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Temperature dependency of immunoglobulin production in novel human partner cell line


A number of immunoglobulin (Ig) secreting human hybrid cell lines were created using one-on-one somatic cell hybridization of a rare human tumor infiltrating B lymphocyte and a cell of a novel human cell line (WTM), developed in house and described earlier [1]. These hybrid cell lines secret various amounts of tumor-derived immunoglobulins (Igs) of different specificities. Current investigative efforts are directed towards determining the optimal culture conditions to ensure consistent cell growth and long-term stabilities of Ig productions by the hybrids. Based on previous literature reports [2, 3], we investigated an effect of short- and long-term mild hypothermic conditions on Ig production, cell growth and cell size.


Three different hybrid cell lines each representing the highest, medium and lowest ranges of Ig productions, were subject to culture temperature drops from 37°C to 36°C, 35°C or 34°C for up to 168 hours with 24-hour data point intervals. In case of prolonged mild hypothermia, the cell line with Ig production most susceptible to temperature drops was maintained at various temperatures below 37°C (e.g. 36°C, 35°C and 34°C) for at least 5 passages with each passage lasting 120 hours and the data taken at a 24-hour interval. At each data point for each of the hybrid cell lines at a given temperature interval, the sample was collected to determine cell concentration, cell size and Ig production.

Whilst there was no observable effect of any of the short-term temperature drops on the cell growth or the cell size in any of the three hybrid cell lines, the level of Ig concentration consistently increased in all of them, with gains ranging from 67% and 320% and with Ig productivity peaking between 48 and 72 hours after the exposure to lower temperatures (Figure 1).

Figure 1

Effects of short-term temperature drops from 37°C to 36°C and 37°C to 35°C on Ig production by hybrid cell line 2.

In contrast to short-temperature drop conditions, a prolonged exposure to mild hypothermic conditions (longer than 1 passage) led to a progressive decrease in cell size over 5 passages. This decrease in the cell size was accompanied by gradual 10-30% gains of Ig production with each passage after the initial 100 to 150% increase in Ig concentration immediately upon transfer to lower temperature (Table 1). When cultured at 36°C, it seems to generate the highest increase in Ig production. This temperature effect was not noticeable at log phase of cell growth.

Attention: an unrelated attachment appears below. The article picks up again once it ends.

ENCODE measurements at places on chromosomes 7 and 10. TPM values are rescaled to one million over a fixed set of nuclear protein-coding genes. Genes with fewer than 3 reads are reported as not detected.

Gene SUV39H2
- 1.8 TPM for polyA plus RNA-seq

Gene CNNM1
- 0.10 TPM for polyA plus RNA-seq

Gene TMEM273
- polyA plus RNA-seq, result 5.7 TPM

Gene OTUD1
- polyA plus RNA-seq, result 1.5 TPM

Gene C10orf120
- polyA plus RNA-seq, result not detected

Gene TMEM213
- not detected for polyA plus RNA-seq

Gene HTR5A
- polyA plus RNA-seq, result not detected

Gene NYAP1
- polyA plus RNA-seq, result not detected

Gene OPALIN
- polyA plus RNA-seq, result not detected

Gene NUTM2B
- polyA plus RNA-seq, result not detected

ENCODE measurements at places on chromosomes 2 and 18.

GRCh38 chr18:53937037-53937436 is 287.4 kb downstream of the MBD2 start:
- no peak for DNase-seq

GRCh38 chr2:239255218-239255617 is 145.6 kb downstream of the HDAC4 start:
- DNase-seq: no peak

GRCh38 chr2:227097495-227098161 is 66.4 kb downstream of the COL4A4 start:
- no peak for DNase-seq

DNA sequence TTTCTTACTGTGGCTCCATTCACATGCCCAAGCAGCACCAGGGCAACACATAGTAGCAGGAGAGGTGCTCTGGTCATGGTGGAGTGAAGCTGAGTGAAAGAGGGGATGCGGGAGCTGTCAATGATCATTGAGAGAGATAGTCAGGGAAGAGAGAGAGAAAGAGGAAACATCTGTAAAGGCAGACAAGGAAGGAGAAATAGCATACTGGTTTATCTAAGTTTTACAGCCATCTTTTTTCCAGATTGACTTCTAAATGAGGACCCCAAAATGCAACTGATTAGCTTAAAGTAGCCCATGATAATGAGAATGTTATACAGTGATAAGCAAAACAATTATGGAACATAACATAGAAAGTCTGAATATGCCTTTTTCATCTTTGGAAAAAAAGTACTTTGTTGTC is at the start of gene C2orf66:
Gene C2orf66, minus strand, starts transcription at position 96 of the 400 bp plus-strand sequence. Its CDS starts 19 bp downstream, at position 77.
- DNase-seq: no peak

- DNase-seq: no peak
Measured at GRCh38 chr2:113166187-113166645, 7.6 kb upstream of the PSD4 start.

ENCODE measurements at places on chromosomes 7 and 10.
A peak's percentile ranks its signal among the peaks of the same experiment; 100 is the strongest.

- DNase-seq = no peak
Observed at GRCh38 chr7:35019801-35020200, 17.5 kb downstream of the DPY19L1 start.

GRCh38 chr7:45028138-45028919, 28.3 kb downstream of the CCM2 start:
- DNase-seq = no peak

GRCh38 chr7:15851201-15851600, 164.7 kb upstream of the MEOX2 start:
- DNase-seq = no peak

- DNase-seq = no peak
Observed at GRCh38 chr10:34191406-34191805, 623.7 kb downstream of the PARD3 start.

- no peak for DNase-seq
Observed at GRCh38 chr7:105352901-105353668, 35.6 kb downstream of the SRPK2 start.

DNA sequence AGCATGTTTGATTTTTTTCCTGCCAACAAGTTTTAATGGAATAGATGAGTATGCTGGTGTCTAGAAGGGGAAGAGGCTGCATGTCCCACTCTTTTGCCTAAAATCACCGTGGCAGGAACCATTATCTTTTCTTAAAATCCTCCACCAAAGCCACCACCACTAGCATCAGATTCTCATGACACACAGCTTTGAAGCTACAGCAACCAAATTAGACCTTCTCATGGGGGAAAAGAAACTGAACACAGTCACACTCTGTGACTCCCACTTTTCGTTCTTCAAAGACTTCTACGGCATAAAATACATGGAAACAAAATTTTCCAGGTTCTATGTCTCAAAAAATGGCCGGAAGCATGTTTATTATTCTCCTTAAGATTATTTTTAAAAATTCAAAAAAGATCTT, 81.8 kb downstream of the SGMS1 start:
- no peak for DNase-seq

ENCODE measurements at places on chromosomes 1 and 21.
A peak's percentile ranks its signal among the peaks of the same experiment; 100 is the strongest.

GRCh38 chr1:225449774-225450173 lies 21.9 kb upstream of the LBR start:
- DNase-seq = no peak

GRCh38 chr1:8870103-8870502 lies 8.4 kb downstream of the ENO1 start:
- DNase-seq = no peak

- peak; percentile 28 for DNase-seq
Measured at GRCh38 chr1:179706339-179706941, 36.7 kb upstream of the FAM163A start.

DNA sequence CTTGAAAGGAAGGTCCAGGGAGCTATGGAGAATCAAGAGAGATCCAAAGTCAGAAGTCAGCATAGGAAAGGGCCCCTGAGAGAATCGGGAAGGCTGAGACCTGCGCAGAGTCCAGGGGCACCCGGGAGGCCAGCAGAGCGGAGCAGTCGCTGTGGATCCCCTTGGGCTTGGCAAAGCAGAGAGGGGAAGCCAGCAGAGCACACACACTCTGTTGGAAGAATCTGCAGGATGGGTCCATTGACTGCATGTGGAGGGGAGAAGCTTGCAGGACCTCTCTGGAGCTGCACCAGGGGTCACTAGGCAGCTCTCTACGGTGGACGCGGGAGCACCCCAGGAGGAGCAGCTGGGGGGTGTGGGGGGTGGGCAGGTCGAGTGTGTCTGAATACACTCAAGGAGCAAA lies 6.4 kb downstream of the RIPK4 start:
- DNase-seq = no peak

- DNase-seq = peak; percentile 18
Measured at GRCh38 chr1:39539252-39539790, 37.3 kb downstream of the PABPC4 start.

Table 1 Effects of prolonged mild hypothermia on Ig production by hybrid cell line 2 at day 5 of each passage over 5 passages.


In conclusion, whilst lowering temperature in the culture resulted in overall increase in Ig concentration, our results suggest that there might be different mechanisms responsible for the increase in Ig productivity in response to short temperature drop and prolonged hypothermia.


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The project was financially supported in part by Anthrocell Pty Limited, an Australian biotechnology company located in Sydney, Australia.

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Correspondence to Galina Kaseko.

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This article is published under license to BioMed Central Ltd. This is an Open Access article distributed under the terms of the Creative Commons Attribution License (, which permits unrestricted use, distribution, and reproduction in any medium, provided the original work is properly cited. The Creative Commons Public Domain Dedication waiver ( applies to the data made available in this article, unless otherwise stated.

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Kaseko, G., Liu, M., Hoe, E. et al. Temperature dependency of immunoglobulin production in novel human partner cell line. BMC Proc 7, P37 (2013).

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  • Temperature Drop
  • Mild Hypothermia
  • Somatic Cell Hybridization
  • Hybrid Cell Line
  • Human Partner